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Feingold says Democrats will announce intentions for Iraq

John Byrne

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Democrat takes swipe at Secretary of State Rice

WASHINGTON -- Senator Russ Feingold (D-WI) says Senate Democrats will soon introduce more elements of their party’s plan to resolve foreign policy with regard to Iraq. “You’ll see more evidence of that coming out of the Democratic caucus this week,” he told RAW STORY.

The Wisconsin legislator is at the vanguard of his party as the only senator to propose a date for the withdrawal of troops from Iraq. Though he's introduced a target date -- Dec. 31, 2006 -- his party has struggled to articulate a cohesive plan for the turbulent nation. Only Sen. Robert Byrd (D-WV) has joined him in calling for troops to be withdrawn.

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That may soon change. Feingold says some of his colleagues are warming to the idea of a timetable, but he didn’t want to identify particular senators by name. He spoke to RAW STORY in an interview Wednesday.

“I don’t want to characterize their minds,” he explained. I’ve had a number of people who’ve said, ‘I’m very close to your position. I’m almost there.’”

“I think the administration has tried with some success in intimidating Democrats,” he added, causing “some Democrats to be way too timid or meek on this issue.”

Feingold rebuked the Bush Administration’s claim that the invasion of Iraq has not spawned further terrorism. Secretary of State Condoleezza Rice told Newsweek last month that the U.S. “challenged” insurgents whose movement had been “growing for some time.”

The Wisconsinite pointed out that it was the Bush State Department that issued a report in 2001 stating al Qaeda was not operating in Iraq. While noting that the terrorist network existed in 25 other countries, including the United States, it did not include Iraq on the list.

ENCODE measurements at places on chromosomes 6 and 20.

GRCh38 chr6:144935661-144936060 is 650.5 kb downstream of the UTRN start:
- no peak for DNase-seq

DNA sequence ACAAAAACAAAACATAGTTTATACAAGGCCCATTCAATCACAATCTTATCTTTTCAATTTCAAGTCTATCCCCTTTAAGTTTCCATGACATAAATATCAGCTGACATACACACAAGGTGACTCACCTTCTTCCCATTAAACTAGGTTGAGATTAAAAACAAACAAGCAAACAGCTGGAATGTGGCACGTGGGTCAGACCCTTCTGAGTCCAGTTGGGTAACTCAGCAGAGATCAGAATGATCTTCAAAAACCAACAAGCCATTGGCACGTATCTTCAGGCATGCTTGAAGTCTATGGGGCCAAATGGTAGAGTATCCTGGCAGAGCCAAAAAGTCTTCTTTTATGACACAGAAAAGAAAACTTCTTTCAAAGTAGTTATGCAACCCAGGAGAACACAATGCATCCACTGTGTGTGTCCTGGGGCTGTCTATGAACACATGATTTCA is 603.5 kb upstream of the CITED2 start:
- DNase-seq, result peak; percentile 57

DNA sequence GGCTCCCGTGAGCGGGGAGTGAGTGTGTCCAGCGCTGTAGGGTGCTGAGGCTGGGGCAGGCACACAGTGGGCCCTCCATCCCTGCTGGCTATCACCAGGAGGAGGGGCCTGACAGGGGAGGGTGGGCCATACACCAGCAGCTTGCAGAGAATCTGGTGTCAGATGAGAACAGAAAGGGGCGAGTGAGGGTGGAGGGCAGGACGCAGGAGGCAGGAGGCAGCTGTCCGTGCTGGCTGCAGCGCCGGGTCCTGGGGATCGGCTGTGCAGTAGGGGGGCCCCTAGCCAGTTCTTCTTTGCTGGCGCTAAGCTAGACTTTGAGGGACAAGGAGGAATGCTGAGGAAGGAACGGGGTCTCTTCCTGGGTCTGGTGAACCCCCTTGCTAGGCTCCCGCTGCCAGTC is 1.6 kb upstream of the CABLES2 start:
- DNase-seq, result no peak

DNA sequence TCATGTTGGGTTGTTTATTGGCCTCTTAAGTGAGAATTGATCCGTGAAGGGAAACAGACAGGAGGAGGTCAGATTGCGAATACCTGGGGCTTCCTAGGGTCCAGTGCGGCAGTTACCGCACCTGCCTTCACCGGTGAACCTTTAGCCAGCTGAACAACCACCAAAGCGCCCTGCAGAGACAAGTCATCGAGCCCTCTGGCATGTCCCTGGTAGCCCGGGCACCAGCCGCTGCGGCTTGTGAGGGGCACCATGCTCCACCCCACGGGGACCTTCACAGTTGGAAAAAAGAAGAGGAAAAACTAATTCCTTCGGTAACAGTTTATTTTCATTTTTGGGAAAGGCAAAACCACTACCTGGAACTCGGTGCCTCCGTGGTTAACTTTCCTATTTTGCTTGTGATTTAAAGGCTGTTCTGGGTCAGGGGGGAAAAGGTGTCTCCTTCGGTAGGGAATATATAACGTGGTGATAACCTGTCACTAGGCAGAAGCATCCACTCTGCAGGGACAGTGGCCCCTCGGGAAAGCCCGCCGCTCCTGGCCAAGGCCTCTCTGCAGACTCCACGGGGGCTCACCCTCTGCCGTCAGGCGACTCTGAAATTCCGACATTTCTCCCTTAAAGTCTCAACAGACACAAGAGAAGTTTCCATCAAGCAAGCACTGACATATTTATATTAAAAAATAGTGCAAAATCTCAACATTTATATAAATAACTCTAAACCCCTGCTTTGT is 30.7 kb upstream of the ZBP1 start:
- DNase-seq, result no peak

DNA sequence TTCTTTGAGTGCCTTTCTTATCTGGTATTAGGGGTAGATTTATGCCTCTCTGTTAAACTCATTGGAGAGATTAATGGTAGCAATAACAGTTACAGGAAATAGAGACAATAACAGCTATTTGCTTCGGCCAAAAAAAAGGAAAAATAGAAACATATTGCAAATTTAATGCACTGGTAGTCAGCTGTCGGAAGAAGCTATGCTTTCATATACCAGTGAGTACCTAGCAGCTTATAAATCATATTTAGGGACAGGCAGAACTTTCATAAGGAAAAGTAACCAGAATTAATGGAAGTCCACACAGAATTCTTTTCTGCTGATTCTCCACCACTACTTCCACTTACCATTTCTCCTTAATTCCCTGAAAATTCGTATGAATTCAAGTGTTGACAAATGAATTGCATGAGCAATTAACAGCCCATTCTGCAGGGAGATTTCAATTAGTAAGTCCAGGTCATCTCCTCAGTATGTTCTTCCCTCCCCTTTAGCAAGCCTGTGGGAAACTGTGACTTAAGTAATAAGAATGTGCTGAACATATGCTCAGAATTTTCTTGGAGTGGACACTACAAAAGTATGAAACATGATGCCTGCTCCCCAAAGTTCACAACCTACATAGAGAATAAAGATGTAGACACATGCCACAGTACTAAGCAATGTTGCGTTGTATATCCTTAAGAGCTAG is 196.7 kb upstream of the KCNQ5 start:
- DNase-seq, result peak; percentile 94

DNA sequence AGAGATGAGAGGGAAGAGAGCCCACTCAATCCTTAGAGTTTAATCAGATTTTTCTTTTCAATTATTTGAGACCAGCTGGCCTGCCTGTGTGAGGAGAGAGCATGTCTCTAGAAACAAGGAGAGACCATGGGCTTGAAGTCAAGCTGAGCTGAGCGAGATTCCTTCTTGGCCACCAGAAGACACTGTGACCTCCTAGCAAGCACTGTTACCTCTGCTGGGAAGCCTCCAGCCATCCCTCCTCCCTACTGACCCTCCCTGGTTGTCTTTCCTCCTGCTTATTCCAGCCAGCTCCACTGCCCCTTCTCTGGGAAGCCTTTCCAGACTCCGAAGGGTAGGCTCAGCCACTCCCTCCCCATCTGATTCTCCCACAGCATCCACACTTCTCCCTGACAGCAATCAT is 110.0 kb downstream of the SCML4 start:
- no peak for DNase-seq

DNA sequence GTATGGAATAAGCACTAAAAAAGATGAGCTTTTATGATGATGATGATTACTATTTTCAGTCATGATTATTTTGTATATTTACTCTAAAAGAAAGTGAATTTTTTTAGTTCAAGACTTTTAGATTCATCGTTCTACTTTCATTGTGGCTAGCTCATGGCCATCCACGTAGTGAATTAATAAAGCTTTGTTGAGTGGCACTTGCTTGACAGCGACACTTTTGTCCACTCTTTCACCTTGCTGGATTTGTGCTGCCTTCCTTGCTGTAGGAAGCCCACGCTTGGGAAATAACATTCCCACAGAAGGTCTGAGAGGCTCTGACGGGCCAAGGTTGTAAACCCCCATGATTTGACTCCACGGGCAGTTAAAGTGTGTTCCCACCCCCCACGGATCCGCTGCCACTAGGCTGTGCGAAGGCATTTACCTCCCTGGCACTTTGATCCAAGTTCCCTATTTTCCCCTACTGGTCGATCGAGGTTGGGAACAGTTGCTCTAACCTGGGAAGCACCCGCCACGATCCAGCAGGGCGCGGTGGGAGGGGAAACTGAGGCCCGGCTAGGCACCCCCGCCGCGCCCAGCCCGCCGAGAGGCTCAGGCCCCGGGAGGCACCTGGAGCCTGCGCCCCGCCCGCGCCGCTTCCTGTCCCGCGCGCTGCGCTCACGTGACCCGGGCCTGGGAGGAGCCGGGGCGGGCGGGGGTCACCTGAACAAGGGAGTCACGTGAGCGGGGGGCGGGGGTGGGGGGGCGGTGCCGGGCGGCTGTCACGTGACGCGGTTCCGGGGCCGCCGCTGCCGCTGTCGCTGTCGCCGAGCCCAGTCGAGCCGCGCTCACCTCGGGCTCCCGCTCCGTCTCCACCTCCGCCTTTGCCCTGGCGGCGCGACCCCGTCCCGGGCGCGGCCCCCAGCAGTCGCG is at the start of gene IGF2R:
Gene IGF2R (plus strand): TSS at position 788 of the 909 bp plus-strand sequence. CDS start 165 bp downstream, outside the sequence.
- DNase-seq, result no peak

Secretary of State Condoleezza Rice, asked whether Iraq was a hotbed for insurgents by Newsweek last month, said, “The argument that I find rather bizarre is that somehow we created more of them by going after it, when, in fact, I think what had happened was that they had not been challenged… And now they’re being challenged.”

Feingold said her statement “makes absolutely no sense.”

“She is just literally making things up, saying that Iraq was a hotbed of terrorism before we went there,” he averred. “The recruiting is done because we are there.”

Critics, however, say a United States pullout from Iraq would lead to a bloodbath. Vice President Cheney said Monday that if the U.S. withdrew, insurgents would overrun Iraq and kindle instability in the Middle East.

"If the terrorists were to succeed, they would return Iraq to the rule of tyrants, make it a source of instability in the Middle East and use it as a staging area for ever greater attacks,” Cheney remarked.

Iraqi President Jalal Talabani added his voice against withdrawal Wednesday, saying coalition troops were "vital" to protect the Iraqi people.

Feingold disagrees.

“The idea that you stay in a situation that isn’t going the right way just for the sake of saying that you’re staying the course is a potentially disastrous approach,” the senator said. “The idea that things would be much worse if we let Iraqis take over I think is questionable. A lot of the recruiting is based on the idea that it is a permanent American occupation.”

The Judiciary Committee senator also fielded a question from RAW STORY on Able Danger, a covert intelligence project that is said to have identified the lead hijacker from 9/11 before the catastrophe. The Pentagon has sought to keep the officers in the program from testifying by revoking clearances and pressuring senators to cancel hearings.

“I’m very concerned that there may be more to these stories and the mistakes that were made and the government has got to be come clean on what happened prior to 9/11,” Feingold said. “We’ve got to know whether they’re hiding the ball on this. There has to be some accountability.”

The most vociferous war critic in the Senate was absent from a protest against the war in Washington in late September. Only a handful of congressmembers were present at the event.

“I was already scheduled long before to be in Wisconsin,” Feingold said. “I think it was a very good thing that the rally was held but I was never able to attend.”

Asked about speculation that he was positioning himself to be the Democrats’ anti-war presidential candidate in 2008, he said, “I would never make policy positions relating something to Iraq based on a political goal. I’m taking a position I’m taking on Iraq based on the work I’ve been doing.”

Correction: Senator Feingold has not introduced a firm date for the pullout of American troops from Iraq; the date is intended as a target date.

Originally published on Thursday October 6, 2005.

 


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